Chamber of Commerce Keeps Scoring With High Court

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While the gay and lesbian community is celebrating the Supreme Court ruling that struck down California's Defense of Marriage Act, another group can also be happy about high court decisions this term—the U.S. Chamber of Commerce.

According to the Constitutional Accountability Center (CAC), the chamber has a 78 percent success rate in recent Supreme Court decisions, finding itself on the winning side in 14 out of 17 cases in which it filed amicus briefs.

An amicus brief is a court document filed by a party not directly related to a case, but which is used to influence the court's decision.

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"We've studied this the past few years and the chamber is more successful now than in previous terms," said Judith Schaeffer, vice president of the CAC, a think tank and law firm.

Since 2006, the chamber has won 70 percent of its cases, compared with 56 percent during a comparable period when William Rehnquist was chief justice from 1985 to 2005, said the CAC.

"The court doesn't hold for business in every case, but it's a conservative court and more often than not, they agree with the chamber," Schaeffer said. "And when you have these cases closely divided and along a 5-4 vote, the chamber almost always wins."

The Chamber of Commerce, which represents the interests of more than 3 million American businesses, chose not to comment for this story after being contacted by CNBC.

Big Decisions

In fact, according to the CAC, of the eight 5-4 recent decisions on business-related cases, the chamber was on the winning side in all eight. (Justices Scalia, Kennedy, Thomas, Alito and Chief Justice Roberts have been the majority, while justices Ginsburg, Sotomayor, Breyer and Kagan have been the minority.)

Among the key decisions this month with chamber amicus briefs were rulings making it harder for people to sue businesses for retaliation and discrimination.

In one case, the court said—in a 5-4 vote—that a person must be able to hire and fire someone in order to be considered a supervisor, thereby making it more difficult for a plaintiff to blame a business for alleged sexism or racism from a co-worker who isn't a manager.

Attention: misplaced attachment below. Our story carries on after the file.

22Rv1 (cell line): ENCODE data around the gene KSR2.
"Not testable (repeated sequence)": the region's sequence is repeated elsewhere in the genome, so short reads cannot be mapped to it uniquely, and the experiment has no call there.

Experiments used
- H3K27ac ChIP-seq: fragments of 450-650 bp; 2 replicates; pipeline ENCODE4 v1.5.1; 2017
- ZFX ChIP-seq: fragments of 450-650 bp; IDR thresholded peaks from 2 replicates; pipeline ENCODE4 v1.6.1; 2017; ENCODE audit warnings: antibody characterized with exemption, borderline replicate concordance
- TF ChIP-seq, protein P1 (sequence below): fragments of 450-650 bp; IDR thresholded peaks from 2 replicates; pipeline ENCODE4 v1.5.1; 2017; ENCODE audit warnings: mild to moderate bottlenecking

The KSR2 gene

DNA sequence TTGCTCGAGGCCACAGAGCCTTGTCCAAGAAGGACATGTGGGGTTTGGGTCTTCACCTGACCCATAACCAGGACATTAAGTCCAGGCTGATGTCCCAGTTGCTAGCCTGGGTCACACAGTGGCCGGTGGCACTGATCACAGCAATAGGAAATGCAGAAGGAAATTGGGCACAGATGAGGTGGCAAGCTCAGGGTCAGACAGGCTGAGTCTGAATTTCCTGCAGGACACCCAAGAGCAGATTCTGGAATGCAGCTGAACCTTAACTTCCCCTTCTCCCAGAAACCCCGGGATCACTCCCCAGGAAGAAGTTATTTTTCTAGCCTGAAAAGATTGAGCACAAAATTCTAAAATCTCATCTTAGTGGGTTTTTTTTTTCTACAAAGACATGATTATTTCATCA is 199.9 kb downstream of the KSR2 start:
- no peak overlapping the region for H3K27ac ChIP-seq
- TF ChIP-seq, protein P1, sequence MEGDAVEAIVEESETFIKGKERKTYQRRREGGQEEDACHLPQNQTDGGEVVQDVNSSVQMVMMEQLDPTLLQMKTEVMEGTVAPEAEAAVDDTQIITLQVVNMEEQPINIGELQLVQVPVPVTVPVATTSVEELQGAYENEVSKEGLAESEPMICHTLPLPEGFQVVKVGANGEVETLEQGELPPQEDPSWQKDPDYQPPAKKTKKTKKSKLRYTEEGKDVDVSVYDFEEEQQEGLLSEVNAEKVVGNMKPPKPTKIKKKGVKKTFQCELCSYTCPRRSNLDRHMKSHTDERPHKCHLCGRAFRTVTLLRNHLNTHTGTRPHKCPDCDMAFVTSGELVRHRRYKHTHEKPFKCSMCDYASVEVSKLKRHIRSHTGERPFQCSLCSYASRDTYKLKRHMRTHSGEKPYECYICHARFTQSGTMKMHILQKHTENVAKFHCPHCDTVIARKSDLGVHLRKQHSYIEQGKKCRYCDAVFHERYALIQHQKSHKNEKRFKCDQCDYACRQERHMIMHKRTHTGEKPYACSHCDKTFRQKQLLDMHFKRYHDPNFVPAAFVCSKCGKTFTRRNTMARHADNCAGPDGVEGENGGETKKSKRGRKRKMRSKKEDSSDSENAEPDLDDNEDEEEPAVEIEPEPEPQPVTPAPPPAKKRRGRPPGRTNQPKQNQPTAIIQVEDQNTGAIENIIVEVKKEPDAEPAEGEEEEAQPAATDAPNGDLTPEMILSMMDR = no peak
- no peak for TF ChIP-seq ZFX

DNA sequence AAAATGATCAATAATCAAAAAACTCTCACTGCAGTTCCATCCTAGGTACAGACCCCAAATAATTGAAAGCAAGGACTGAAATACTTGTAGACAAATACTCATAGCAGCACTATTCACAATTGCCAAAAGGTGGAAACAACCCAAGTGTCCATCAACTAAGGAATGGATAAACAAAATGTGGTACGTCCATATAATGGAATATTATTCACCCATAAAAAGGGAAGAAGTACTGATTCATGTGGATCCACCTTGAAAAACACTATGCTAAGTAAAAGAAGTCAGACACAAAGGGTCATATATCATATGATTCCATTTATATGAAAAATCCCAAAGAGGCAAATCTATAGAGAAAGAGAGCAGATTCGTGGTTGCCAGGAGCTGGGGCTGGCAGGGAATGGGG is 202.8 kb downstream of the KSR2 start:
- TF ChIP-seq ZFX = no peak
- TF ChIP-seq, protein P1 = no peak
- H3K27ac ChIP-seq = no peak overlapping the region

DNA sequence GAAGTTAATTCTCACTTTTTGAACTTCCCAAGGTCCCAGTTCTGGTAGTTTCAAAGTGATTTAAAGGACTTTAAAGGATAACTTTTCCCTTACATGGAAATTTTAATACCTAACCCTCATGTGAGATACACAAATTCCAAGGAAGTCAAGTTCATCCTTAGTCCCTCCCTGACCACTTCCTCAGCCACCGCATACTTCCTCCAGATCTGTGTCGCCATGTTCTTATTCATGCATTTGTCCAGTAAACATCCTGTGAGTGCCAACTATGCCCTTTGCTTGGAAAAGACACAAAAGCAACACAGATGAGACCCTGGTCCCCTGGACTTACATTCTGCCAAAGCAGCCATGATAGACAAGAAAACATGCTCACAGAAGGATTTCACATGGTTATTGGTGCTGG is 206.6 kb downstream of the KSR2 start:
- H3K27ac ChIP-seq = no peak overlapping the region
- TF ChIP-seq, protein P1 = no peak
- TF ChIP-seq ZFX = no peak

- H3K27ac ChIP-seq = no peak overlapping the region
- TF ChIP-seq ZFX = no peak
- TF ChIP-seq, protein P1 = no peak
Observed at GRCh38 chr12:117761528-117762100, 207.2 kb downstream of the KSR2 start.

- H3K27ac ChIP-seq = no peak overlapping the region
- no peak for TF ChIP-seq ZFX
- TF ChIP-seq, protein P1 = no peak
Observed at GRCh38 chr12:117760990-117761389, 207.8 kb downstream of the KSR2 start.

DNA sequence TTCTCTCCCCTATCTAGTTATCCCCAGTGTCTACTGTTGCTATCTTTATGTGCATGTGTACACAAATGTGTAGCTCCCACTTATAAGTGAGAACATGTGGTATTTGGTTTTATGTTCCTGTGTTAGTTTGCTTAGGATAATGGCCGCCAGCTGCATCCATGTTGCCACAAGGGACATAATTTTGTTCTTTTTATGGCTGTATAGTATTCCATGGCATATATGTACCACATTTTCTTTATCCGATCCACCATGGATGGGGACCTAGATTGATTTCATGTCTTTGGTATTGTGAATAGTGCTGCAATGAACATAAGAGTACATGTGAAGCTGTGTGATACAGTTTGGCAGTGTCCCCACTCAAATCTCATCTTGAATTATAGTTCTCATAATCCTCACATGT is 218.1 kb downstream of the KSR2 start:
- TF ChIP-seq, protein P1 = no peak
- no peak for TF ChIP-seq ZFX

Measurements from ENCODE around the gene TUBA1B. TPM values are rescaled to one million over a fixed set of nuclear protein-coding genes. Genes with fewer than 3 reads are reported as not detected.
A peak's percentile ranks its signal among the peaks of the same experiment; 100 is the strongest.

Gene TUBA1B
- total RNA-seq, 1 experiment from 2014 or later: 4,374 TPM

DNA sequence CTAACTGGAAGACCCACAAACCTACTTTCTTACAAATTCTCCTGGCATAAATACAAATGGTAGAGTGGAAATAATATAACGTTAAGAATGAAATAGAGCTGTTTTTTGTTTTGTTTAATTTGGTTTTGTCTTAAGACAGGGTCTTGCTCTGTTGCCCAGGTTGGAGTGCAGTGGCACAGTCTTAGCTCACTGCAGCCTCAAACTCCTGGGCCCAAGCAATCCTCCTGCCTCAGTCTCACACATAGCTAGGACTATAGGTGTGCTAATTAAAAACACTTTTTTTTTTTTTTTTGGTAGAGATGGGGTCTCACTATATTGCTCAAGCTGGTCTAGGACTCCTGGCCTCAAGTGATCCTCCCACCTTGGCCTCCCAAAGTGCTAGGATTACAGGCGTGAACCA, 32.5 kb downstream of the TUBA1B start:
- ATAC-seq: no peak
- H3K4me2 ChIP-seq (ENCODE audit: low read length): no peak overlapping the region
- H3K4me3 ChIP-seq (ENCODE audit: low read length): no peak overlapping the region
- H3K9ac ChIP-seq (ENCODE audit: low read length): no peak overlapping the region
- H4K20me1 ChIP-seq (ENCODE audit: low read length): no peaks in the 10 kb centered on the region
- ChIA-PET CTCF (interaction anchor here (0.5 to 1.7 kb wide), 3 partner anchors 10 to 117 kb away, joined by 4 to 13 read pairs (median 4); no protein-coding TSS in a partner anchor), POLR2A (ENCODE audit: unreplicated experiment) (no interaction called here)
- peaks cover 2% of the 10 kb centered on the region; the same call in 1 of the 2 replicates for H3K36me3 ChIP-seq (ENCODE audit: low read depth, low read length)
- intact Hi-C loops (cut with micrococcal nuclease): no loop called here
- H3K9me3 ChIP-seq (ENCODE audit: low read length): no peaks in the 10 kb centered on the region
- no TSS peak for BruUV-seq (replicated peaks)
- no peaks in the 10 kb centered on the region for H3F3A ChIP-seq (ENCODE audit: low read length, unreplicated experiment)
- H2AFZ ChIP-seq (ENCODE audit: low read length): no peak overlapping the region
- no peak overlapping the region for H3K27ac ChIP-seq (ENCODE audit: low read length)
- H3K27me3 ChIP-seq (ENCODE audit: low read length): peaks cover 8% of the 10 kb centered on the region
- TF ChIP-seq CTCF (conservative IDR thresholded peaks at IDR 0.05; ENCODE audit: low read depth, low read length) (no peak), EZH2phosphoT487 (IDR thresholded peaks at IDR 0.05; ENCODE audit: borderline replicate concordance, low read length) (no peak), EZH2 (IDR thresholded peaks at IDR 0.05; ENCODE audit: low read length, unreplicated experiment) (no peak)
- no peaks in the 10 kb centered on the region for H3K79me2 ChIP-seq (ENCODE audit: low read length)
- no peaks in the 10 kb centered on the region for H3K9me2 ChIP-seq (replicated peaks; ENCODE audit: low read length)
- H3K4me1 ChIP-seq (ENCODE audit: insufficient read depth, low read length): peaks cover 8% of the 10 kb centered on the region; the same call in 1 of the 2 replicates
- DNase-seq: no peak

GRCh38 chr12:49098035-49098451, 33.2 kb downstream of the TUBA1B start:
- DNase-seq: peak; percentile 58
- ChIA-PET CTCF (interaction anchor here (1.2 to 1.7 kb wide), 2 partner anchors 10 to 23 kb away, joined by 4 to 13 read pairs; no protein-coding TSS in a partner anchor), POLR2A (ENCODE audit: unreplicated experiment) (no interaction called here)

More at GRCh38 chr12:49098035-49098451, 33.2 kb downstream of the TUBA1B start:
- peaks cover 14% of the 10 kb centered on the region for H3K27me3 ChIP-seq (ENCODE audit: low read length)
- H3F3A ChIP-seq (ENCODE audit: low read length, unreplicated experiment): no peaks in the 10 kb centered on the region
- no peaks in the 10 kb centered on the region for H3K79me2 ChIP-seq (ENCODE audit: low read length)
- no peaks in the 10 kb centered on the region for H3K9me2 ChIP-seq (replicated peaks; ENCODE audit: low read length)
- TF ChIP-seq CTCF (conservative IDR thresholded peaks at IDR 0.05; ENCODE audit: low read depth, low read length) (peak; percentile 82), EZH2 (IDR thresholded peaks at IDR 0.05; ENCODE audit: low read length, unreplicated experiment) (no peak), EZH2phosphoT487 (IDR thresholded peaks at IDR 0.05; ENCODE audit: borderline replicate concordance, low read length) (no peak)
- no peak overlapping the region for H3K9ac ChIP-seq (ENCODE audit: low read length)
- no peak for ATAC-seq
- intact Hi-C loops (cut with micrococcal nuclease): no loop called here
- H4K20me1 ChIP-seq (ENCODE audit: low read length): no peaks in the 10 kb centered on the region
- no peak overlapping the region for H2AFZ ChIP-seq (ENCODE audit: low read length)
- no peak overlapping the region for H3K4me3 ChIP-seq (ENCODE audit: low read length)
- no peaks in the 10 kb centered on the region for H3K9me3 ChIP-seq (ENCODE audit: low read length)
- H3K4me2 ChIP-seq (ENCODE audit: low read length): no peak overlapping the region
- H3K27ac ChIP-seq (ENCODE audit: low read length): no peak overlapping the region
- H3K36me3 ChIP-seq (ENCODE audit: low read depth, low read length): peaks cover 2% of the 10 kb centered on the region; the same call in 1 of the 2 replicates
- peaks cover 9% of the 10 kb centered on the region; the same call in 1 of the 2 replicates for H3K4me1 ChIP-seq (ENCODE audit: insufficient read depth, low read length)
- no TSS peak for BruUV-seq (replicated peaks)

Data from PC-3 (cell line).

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That case was Vance v. Ball State University, where a female worker sued her supervisor and employer Ball State University for racial harassment and retaliation. The court ruled that the supervisor was really a co-worker and could not hire or fire the plaintiff, and that Ball State was not liable.

In University of Texas Southwestern Medical Center v. Nassar—also a 5-4 decision—the court agreed with a lower court ruling that restricted when juries can rule that businesses have retaliated against employees.

Retailers Lose to AmEx

Perhaps one of the biggest decisions that went the chamber's way was the Supreme Court's ruling this month on arbitration.

The legality of that practice was given support by the court when it ruled in favor of an arbitration agreement that prevents merchants from banding together to make antitrust claims against American Express in American Express v. Italian Colors Restaurant.

"What it means is that if you have a dispute, you can't go to court," Schaeffer argued. "You have to use an arbitrator where [unlike in a courtroom] the rules of evidence don't apply, and you end up having to pay for the arbitrator anyway."

"That decision really hurts consumers," said Schaeffer. "We buy cellphones and other products, and each one of those contracts has an arbitration clause buried someplace in [the] fine print."

However, some analysts see no political agenda behind the court's decisions this year.

"The chamber has to be happy of course with these rulings, but I don't think the court is doing anything but looking at the law," said Amy Gordon, an employment benefits lawyer at McDermott Will & Emery.

"Don't forget, they ruled in favor of Obamacare with Chief Justice Roberts in the majority 5-4 decision," Gordon said. "So while this is a more conservative and business-friendly court, I don't think there's a political agenda here."

Gordon added that if there were some outside influences on the court, they would more likely be the state of the economy.

"it's not the first level of importance for them, but I do think it weighs on their decisions," Gordon said. "The court could be looking at things from the employer perspective and realizing how difficult it is to do business with a pro-labor administration."

"They could be thinking of how to get people back to work," Gordon said.

Keeping the Streak Alive

As for what the chamber will do in the future, experts expect more of the same.

"The chamber has been filing for years in these types of cases but the fact they've been successful may be fueling their efforts," said Gordon. "And since they have been on the winning side, it only adds more weight to their opinions."

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"There's no denying the chamber impact on these cases," said Schaeffer. "And it's likely to continue."

—By CNBC's Mark Koba.